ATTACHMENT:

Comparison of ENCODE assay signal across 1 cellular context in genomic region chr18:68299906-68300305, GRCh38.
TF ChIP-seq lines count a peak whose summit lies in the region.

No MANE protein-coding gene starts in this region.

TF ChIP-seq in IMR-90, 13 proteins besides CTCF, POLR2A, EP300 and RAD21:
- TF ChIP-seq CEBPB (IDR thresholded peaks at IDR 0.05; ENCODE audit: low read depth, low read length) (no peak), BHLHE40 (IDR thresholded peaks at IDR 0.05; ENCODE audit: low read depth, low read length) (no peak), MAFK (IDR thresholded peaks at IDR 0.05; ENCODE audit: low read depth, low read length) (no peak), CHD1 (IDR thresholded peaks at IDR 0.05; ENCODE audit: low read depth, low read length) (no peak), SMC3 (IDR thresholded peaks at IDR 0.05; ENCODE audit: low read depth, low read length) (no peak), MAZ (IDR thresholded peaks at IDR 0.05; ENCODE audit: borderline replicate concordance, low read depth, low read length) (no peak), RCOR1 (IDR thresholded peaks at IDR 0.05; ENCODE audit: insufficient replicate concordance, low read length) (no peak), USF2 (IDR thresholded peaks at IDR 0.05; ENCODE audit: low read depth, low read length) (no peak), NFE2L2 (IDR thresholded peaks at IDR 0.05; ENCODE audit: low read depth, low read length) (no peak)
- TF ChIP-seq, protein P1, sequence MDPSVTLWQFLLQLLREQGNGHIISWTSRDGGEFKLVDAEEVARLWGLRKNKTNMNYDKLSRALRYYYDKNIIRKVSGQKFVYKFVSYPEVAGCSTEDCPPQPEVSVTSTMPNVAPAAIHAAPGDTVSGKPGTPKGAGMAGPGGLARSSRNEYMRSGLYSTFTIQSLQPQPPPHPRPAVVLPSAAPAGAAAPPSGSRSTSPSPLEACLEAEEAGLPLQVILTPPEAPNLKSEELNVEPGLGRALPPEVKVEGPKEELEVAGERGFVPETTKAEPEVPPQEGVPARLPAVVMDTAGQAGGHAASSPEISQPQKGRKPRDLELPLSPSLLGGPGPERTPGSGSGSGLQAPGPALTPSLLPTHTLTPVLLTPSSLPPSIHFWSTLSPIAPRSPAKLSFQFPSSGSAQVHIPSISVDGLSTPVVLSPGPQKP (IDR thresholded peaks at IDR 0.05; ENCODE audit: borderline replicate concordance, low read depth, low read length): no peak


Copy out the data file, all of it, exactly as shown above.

Comparison of ENCODE assay signal across 1 cellular context in genomic region chr18:68299906-68300305, GRCh38.
TF ChIP-seq lines count a peak whose summit lies in the region.

No MANE protein-coding gene starts in this region.

TF ChIP-seq in IMR-90, 13 proteins besides CTCF, POLR2A, EP300 and RAD21:
- TF ChIP-seq CEBPB (IDR thresholded peaks at IDR 0.05; ENCODE audit: low read depth, low read length) (no peak), BHLHE40 (IDR thresholded peaks at IDR 0.05; ENCODE audit: low read depth, low read length) (no peak), MAFK (IDR thresholded peaks at IDR 0.05; ENCODE audit: low read depth, low read length) (no peak), CHD1 (IDR thresholded peaks at IDR 0.05; ENCODE audit: low read depth, low read length) (no peak), SMC3 (IDR thresholded peaks at IDR 0.05; ENCODE audit: low read depth, low read length) (no peak), MAZ (IDR thresholded peaks at IDR 0.05; ENCODE audit: borderline replicate concordance, low read depth, low read length) (no peak), RCOR1 (IDR thresholded peaks at IDR 0.05; ENCODE audit: insufficient replicate concordance, low read length) (no peak), USF2 (IDR thresholded peaks at IDR 0.05; ENCODE audit: low read depth, low read length) (no peak), NFE2L2 (IDR thresholded peaks at IDR 0.05; ENCODE audit: low read depth, low read length) (no peak)
- TF ChIP-seq, protein P1, sequence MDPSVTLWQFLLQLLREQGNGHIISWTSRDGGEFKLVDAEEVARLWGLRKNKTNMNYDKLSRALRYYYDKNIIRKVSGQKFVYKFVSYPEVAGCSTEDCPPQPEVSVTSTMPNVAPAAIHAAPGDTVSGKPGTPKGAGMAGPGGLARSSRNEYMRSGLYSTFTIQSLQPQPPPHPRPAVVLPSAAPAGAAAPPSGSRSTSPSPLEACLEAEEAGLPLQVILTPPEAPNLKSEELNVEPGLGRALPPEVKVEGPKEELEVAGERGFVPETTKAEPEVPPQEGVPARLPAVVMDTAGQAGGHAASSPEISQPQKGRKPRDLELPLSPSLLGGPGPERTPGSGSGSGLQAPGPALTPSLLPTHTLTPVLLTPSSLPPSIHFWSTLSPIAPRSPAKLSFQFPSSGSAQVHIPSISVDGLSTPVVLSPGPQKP (IDR thresholded peaks at IDR 0.05; ENCODE audit: borderline replicate concordance, low read depth, low read length): no peak